Some of the final drills I ran with this gun were tactical reload exercises. I again found another issue but quickly altered my tactics and corrected this issue. As I would reload a new magazine into the gun, I would hear a slight click and begin to fire. After pulling the trigger a few times, I would realize that the gun was not feeding bbs into the hop up. I would do a quick press on the bottom of the mag and then hear a solid click, insuring me that the magazine was seated correctly. This isn't necessarily a flaw in the LT595's design, but I realized that I had to press a little harder with my mags to ensure they were seated and the gun would feed bbs.
When training was over, I sat back with my team and talked about the gun, it's fantastic performance and it's slight flaws. Overall, we all agreed that the gun externally was beautiful and internally it performed superbly. I am completely satisfied with the gun, it's performance and I am sold on BO Dynamics. I believe that I have found a gun that matches quality with affordability and I plan on keeping BO Dynamics as my primary go-to guns from this point forward.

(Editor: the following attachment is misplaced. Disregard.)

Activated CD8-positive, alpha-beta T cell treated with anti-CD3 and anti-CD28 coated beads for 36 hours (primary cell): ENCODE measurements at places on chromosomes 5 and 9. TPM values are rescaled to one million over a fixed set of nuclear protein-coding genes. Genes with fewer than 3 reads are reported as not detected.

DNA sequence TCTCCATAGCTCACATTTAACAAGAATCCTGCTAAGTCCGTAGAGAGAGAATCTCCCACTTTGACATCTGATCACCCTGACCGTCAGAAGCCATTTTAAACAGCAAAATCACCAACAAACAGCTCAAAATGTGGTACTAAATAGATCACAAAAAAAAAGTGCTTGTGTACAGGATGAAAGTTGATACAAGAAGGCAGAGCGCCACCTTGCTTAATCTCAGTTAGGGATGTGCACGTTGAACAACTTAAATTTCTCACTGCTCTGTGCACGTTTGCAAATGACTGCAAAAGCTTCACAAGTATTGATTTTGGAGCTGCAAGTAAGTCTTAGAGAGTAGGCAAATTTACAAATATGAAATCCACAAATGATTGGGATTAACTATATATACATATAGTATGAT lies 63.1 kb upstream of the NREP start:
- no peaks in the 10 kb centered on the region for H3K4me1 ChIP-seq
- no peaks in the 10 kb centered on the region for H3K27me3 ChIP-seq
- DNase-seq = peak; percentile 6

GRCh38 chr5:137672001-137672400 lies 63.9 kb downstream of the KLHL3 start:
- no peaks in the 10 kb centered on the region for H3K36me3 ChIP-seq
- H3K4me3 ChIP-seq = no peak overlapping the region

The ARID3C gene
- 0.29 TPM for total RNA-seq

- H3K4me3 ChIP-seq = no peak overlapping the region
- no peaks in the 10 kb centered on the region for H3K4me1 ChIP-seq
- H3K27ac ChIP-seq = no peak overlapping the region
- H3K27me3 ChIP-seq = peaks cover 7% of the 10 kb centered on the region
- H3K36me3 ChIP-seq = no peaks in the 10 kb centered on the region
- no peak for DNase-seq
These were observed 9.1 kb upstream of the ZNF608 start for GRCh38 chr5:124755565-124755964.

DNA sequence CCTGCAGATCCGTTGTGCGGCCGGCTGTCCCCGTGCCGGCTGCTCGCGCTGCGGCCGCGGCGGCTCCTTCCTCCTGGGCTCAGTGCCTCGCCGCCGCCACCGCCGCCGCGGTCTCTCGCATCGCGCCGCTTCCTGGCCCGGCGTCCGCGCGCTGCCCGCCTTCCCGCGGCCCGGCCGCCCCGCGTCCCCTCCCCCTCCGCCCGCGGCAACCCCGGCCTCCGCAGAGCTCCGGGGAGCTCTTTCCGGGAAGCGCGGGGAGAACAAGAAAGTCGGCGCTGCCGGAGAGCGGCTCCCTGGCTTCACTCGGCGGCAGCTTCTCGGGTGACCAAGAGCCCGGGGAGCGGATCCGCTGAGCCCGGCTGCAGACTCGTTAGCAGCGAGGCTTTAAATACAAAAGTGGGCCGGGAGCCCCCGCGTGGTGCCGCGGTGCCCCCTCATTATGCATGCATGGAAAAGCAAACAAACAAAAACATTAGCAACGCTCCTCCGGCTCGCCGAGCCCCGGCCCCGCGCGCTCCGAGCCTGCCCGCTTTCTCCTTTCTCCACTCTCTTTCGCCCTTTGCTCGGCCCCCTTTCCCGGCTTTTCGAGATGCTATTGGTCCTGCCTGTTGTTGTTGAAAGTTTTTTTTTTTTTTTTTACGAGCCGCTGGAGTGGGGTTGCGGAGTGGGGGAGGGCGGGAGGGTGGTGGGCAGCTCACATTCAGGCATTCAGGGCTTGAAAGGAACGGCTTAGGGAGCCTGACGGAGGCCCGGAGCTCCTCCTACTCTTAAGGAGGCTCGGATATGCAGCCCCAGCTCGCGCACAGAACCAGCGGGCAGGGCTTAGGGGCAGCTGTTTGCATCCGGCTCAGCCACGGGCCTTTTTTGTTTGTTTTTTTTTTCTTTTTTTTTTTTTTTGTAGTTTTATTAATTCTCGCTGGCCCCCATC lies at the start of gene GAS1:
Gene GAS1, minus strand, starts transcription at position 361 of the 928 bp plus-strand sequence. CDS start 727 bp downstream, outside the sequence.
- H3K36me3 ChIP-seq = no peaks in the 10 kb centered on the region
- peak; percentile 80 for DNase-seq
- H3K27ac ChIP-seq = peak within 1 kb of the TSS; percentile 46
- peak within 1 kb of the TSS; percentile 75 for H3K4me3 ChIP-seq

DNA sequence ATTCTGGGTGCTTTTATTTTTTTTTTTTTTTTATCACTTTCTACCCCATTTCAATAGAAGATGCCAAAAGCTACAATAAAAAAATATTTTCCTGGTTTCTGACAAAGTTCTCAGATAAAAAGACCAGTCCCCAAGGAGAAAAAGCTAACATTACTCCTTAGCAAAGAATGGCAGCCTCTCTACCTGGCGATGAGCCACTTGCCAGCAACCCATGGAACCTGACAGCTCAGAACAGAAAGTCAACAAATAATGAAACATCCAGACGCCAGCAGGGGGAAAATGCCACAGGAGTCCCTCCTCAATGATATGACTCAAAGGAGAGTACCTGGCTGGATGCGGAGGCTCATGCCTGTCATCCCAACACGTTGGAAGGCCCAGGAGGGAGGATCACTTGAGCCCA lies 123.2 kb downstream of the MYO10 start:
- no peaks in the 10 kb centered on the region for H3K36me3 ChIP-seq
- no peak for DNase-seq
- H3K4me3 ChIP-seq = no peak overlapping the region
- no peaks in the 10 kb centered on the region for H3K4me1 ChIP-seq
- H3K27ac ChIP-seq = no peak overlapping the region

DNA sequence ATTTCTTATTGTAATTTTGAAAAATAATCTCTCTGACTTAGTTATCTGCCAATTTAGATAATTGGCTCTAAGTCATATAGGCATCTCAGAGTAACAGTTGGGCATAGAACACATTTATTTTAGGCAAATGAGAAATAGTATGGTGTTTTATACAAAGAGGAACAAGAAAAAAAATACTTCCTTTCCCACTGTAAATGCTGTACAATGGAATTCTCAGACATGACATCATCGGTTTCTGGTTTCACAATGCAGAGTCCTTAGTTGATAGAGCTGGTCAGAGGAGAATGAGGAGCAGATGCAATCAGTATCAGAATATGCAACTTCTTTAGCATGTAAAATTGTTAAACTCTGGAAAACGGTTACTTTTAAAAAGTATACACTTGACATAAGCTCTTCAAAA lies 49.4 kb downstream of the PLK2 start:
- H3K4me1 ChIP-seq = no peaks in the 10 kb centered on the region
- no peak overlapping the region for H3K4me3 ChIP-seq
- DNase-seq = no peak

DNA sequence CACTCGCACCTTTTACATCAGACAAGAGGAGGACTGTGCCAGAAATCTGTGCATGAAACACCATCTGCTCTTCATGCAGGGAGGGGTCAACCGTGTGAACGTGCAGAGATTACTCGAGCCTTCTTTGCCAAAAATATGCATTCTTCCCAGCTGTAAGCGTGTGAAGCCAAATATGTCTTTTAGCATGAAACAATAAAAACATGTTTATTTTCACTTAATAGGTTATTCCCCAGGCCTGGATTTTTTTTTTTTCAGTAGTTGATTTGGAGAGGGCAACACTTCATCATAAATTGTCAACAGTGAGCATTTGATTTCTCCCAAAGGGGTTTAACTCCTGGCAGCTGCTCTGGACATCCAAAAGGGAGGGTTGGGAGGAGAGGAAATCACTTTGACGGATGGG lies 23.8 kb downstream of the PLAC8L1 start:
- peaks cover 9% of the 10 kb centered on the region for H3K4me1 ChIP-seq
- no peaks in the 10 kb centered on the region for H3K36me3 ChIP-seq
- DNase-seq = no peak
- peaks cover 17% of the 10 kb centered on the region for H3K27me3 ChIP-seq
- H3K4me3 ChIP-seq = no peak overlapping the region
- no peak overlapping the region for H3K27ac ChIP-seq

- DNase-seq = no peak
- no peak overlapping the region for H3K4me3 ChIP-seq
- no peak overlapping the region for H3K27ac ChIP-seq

--Brandon Roberts is a counter-terrorism task force officer based out of Meridian, Mississippi. He has been in law enforcement since 2001 and has served as a private military contractor for the U.S. government overseas. Brandon is the author of the Amazon Best Seller List book 'Evading Honesty' and runs milsim with the Florida Tactical Action Club